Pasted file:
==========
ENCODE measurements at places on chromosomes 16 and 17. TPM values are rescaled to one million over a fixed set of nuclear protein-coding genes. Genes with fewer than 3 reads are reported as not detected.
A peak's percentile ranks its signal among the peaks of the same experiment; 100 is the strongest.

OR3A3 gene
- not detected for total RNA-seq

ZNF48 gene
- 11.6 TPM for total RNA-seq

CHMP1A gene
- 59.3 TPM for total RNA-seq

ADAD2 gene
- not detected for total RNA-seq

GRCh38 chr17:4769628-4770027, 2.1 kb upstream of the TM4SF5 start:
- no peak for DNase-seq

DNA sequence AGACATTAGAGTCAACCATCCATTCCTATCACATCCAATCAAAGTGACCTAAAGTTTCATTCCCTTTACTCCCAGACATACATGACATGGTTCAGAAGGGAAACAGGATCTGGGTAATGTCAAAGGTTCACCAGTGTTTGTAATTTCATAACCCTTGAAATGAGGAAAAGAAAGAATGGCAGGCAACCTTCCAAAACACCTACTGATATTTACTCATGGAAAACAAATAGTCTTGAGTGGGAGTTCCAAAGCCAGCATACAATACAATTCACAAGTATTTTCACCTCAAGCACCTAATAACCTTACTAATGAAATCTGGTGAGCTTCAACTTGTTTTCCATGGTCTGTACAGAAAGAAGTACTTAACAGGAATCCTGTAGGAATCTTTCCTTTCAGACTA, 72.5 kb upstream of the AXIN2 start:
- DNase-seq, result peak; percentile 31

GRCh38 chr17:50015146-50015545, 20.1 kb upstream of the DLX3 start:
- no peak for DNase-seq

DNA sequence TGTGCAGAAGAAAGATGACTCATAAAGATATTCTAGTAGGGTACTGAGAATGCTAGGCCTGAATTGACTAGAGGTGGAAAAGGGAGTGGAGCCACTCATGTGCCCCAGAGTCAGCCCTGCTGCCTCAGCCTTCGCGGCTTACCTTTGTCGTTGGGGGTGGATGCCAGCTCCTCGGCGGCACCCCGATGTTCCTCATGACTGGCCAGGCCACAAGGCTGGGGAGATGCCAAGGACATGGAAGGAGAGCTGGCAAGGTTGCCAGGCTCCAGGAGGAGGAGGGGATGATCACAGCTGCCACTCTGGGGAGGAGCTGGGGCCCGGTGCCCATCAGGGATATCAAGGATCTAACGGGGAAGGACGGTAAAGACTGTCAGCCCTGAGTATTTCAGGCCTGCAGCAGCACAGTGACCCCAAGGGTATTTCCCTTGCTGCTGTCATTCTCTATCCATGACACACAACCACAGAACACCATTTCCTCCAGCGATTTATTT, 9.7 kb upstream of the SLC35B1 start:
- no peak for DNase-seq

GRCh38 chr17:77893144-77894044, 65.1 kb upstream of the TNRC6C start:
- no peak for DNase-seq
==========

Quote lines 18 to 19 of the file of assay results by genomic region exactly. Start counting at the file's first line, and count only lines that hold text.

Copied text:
- no peak for DNase-seq

GRCh38 chr17:77893144-77894044, 65.1 kb upstream of the TNRC6C start: